Why is "bar" part of the theme of our show (besides the obvious joke)? Kyle and Randy break this down with the help of an excellent article by Rich Manning called "The Complicated Journey from Holy Studies to Hospitality," which interviews various bartenders about their experiences in the seemingly contrasting spaces of the hospitality industry and the church.
The article gives us occasion to discuss why we do adult beverage tastings, why people are often more comfortable in bars than churches, Randy's time in the hospitality industry, what we think about the risk of alcoholism, and more. It also gives us an opportunity to tease our Patreon in our regular episode feed. If you're already a subscriber, catch the full conversation over at our Patreon page. If you're not, enjoy this teaser and consider subscribing at www.patreon.com/apastorandaphilosopher. Thanks for your support!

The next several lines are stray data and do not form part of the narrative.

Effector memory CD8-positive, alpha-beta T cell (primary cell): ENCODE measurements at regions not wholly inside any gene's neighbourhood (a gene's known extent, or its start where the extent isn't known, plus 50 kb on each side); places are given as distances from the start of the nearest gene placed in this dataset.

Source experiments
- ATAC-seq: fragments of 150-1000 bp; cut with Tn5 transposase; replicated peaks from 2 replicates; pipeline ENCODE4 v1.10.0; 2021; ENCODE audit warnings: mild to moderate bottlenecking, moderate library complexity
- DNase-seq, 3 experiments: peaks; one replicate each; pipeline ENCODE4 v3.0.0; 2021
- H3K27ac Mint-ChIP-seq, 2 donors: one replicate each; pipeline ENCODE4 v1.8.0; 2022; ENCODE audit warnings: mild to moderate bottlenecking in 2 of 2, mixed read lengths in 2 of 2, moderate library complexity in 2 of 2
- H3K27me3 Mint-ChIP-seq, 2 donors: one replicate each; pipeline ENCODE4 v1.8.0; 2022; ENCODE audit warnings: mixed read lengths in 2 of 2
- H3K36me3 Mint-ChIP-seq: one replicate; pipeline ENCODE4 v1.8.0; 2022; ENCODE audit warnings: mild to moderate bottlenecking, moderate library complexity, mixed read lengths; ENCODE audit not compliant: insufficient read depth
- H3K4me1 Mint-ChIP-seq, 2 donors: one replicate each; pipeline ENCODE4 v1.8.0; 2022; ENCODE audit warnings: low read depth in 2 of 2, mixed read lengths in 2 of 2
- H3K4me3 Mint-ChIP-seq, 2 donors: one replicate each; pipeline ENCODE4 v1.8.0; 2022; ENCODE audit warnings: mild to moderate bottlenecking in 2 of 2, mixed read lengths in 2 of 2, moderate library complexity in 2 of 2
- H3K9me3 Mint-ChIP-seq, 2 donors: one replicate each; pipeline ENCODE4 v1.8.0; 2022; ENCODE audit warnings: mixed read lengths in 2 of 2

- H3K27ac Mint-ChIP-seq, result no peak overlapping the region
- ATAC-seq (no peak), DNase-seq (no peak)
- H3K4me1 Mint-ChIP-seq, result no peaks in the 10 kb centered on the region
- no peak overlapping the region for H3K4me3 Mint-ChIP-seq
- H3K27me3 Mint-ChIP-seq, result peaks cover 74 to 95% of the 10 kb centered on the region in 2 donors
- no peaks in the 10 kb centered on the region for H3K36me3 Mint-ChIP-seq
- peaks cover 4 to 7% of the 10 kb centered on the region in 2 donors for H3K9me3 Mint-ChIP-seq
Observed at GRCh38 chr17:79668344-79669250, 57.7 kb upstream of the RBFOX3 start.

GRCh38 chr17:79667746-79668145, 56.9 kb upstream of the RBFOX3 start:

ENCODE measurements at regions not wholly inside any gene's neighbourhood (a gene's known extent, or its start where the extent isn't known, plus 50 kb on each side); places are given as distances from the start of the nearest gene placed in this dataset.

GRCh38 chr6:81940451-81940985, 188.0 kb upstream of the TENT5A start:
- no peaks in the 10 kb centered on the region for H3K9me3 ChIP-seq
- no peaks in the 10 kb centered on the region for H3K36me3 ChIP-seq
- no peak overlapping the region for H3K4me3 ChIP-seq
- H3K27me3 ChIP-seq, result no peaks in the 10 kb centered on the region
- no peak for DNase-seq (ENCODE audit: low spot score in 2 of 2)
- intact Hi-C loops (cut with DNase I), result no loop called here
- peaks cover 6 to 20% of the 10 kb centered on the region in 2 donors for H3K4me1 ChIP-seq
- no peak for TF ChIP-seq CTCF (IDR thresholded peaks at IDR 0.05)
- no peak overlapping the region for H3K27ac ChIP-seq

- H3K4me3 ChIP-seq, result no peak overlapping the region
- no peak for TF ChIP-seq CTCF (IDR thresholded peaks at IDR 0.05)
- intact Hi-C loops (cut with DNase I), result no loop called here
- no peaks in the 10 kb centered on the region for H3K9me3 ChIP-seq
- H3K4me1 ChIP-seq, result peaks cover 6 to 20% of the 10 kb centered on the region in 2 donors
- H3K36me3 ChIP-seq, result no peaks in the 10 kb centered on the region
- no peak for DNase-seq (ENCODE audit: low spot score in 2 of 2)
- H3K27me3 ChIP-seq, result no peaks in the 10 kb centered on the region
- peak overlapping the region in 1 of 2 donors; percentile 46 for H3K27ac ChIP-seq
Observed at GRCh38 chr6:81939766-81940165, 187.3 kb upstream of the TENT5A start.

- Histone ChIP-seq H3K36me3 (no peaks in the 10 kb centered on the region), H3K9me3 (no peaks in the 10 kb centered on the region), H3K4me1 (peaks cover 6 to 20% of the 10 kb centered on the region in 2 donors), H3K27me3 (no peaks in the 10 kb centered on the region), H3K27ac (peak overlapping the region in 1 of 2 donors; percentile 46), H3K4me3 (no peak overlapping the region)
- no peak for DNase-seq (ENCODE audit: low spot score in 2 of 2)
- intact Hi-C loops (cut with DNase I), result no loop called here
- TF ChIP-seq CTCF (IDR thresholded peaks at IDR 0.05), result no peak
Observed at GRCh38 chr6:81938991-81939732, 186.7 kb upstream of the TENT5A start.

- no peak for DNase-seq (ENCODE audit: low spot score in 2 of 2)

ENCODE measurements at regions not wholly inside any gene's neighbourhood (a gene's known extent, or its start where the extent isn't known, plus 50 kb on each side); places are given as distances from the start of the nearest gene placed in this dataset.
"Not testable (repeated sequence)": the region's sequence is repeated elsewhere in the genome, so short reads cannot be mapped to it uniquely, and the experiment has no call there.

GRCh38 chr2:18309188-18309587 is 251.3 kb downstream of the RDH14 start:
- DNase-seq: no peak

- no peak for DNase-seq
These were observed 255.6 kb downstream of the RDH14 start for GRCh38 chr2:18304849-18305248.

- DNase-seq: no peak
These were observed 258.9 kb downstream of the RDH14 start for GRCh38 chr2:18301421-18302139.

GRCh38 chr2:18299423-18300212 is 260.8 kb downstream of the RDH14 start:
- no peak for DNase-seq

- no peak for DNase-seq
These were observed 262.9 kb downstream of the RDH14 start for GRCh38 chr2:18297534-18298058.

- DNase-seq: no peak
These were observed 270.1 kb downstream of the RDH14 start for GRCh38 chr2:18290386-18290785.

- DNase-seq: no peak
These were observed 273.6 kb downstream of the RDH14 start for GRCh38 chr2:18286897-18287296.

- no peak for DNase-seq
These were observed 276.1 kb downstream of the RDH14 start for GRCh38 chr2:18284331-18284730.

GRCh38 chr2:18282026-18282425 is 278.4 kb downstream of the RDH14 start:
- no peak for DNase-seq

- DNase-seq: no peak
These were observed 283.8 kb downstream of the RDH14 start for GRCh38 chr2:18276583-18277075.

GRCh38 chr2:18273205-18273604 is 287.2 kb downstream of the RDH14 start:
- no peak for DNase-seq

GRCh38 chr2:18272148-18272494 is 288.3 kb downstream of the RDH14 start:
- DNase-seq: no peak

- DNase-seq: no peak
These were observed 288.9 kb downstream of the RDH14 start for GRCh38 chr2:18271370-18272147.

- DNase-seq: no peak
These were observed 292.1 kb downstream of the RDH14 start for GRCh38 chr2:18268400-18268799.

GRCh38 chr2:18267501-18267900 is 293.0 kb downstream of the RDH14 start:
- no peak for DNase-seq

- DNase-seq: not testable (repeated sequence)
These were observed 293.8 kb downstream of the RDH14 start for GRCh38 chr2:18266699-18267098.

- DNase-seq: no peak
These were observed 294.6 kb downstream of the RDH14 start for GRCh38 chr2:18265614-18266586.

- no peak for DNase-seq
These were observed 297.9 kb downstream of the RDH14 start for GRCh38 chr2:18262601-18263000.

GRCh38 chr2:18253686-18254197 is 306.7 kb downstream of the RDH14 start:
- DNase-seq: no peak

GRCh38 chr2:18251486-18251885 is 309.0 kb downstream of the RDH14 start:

The bourbon featured in this episode is Noteworthy (Randy) and Bardstown Discovery Series (Kyle).
You can find the transcript for this episode here.
Production note: we don't typically use our usual fancy setup for bonus content, so apologies that the audio quality is a bit lower than our regular episodes.